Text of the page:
Carmen looked at the prospect, decided that the position was indeed attractive, applied for it and was promptly  appointed.  Once I got over the shock of possibly leaving Hong Kong – which we had no intention of doing in the foreseeable future – and recognized the opportunities on offer for my work from being back In Australia I was happy about the prospect too.

Which means that we are leaving here in the next few weeks to return to Adelaide ‘for good.’

It also meant that we had another Conversare style party, this time in Hong Kong to say au revoir to lovely friends we have made during our very happy stay here over the past six years.

This gathering, on Fri 25 March, was held in the place where the Conversare experiment took form, Café Zambra in Wanchai. In this instance – but not in the party in Adelaide – the principles listed about were made explicit in the form of posters displayed on a wall. And because of a larger number, participants joined in tables of four.

Once again the restaurant and its staff came up trumps to ensure that everyone was nicely looked after.

And, as ever, people connected with those they did not know as well as catching up with those they did.

The gathering closed with everyone participating in rousing renditions of a Pete Seeger song ‘Where have all the flowers gone’ See why this was chosen and ‘Auld Lang Syne’ – the first verse.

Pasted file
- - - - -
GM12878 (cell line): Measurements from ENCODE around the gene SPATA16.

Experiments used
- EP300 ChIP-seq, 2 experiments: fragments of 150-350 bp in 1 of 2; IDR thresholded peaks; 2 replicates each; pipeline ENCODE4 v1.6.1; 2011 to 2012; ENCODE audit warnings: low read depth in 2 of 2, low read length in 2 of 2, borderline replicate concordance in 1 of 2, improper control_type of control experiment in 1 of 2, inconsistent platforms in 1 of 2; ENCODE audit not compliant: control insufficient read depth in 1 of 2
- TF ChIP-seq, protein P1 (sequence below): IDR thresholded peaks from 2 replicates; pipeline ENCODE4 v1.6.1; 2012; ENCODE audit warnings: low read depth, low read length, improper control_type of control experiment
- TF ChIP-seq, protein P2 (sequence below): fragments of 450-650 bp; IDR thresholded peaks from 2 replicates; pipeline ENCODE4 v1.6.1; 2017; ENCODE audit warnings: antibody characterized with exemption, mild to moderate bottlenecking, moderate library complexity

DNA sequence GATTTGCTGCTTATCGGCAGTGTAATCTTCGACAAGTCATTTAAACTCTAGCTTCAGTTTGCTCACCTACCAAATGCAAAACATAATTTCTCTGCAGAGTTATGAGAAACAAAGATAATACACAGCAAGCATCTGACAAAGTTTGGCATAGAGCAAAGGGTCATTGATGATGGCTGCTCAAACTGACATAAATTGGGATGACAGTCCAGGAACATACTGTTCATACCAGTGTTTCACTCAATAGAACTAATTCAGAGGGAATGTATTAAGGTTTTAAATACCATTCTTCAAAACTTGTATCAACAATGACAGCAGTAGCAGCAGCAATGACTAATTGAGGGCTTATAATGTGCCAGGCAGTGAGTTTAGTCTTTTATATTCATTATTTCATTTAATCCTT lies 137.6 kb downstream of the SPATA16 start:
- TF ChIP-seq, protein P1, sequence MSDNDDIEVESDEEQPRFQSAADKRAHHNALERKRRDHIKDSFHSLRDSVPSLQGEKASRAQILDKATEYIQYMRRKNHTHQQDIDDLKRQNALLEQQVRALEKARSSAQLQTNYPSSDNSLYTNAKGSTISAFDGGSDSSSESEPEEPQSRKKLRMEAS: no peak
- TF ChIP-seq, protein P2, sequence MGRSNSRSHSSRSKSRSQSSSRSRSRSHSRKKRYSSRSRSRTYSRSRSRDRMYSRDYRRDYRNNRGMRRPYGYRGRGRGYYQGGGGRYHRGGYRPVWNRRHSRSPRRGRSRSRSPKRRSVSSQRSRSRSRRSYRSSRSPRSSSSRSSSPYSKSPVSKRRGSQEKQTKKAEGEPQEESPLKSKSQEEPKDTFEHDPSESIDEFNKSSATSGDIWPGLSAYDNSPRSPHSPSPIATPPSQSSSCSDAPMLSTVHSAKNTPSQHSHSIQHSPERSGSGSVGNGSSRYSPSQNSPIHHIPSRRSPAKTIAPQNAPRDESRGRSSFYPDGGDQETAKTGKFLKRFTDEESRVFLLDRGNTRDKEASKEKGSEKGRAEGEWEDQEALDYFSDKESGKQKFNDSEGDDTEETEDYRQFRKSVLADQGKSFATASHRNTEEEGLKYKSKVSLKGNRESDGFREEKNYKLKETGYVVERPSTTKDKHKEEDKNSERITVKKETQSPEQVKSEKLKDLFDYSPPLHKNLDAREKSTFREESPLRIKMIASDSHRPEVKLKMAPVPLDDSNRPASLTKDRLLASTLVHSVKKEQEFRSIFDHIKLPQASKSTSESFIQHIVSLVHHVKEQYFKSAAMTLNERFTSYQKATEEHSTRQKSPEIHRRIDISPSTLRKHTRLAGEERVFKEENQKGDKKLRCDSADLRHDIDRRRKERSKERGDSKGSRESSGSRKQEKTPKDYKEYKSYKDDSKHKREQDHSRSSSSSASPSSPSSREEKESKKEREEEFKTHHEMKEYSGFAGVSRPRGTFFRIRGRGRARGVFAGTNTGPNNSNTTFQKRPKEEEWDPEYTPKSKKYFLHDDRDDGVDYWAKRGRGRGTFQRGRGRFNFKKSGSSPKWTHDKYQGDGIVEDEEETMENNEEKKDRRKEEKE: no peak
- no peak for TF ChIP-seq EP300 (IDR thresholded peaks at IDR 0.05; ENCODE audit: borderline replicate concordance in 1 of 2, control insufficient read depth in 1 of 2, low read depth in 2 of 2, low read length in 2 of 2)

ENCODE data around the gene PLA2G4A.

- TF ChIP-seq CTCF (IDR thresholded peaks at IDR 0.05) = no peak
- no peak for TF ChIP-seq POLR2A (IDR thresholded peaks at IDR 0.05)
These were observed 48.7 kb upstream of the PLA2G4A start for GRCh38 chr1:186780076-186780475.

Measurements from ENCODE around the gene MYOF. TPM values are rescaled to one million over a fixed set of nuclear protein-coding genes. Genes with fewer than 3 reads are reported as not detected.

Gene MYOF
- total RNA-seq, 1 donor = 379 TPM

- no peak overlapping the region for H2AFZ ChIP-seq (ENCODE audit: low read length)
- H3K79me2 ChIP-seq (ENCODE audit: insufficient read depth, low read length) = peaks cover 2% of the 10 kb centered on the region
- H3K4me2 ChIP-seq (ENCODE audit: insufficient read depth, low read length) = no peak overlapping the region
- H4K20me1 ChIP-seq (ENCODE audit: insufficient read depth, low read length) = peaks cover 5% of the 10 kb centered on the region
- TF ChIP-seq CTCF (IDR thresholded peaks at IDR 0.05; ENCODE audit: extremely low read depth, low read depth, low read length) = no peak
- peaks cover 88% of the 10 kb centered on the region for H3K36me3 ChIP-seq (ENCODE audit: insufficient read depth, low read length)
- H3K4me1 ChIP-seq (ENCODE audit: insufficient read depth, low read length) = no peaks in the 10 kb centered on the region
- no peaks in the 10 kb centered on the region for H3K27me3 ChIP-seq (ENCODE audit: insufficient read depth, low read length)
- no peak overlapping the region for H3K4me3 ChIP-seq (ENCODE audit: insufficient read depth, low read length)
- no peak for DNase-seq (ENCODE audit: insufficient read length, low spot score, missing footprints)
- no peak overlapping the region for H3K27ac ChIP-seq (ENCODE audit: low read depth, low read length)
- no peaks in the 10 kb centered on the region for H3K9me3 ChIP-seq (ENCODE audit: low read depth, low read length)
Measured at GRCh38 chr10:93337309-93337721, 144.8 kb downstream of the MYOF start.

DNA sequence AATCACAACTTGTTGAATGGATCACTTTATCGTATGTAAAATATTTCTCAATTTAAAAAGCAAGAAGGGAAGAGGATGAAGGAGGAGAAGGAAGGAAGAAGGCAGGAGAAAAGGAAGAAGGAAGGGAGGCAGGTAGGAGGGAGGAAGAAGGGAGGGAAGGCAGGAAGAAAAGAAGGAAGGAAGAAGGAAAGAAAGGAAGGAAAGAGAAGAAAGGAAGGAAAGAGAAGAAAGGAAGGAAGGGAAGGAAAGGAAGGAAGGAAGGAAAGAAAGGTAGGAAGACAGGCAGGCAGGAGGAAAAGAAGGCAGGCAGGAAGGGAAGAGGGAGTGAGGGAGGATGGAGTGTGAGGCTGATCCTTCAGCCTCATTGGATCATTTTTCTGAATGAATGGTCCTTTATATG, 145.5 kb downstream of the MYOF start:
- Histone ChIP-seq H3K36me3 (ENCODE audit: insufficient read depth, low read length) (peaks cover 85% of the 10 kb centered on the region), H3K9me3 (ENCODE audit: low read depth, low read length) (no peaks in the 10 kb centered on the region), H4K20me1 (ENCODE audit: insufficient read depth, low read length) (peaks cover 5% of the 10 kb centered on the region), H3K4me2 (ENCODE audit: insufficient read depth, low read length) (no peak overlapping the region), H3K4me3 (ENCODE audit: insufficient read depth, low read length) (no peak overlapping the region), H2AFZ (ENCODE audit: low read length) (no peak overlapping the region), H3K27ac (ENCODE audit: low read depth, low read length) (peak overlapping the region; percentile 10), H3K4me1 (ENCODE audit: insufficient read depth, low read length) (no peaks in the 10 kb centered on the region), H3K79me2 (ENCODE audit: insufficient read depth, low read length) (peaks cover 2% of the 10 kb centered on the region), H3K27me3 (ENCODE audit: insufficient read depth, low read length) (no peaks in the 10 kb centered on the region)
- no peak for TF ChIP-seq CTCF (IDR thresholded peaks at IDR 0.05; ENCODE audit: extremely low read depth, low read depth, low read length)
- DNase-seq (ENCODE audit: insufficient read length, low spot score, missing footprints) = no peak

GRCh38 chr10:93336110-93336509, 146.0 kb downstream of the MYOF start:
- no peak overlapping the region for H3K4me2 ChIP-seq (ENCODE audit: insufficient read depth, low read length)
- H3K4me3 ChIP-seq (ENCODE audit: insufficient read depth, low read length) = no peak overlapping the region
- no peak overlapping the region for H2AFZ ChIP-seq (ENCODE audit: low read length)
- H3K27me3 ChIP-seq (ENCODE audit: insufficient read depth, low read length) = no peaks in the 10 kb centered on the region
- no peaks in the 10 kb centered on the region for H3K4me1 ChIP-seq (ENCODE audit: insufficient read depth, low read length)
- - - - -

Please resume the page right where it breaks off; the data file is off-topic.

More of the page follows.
And a chocolate cake the likes of which, in yumminess and size,  you could not have imagined!

These brief accounts give another ‘taster’ of the potential of the format and underpinnings of Conversare gatherings.

I wonder if you see from these, and perhaps other accounts recorded on this blog, of other applications of the approach?

Are there other contexts you can visualize in which making explicit that ‘Whoever comes is the right people’ and ‘Whenever we treat each other well’ could be relevant?

Go well

Alan Stewart


8 Comments


  1. You have asked for a few comments, re-the going away party last Friday.
    Let me firstly say I had a wonderful time. I think what sticks in my mind from the evening is your honesty and the way you treat others well, (I underline that word honesty) because it shines out from you. That is what makes me feel comfortable in your presence. You are awesome Alan (and Carmen too!) it’s your honesty that attracts people and that is what I think makes great conversation.
    You don’t ask or expect anything in return, you just give out to others and get pleasure in seeing others enjoy themselves.
    You don’t worry what people think of you because you are comfortable with yourself. Honestly.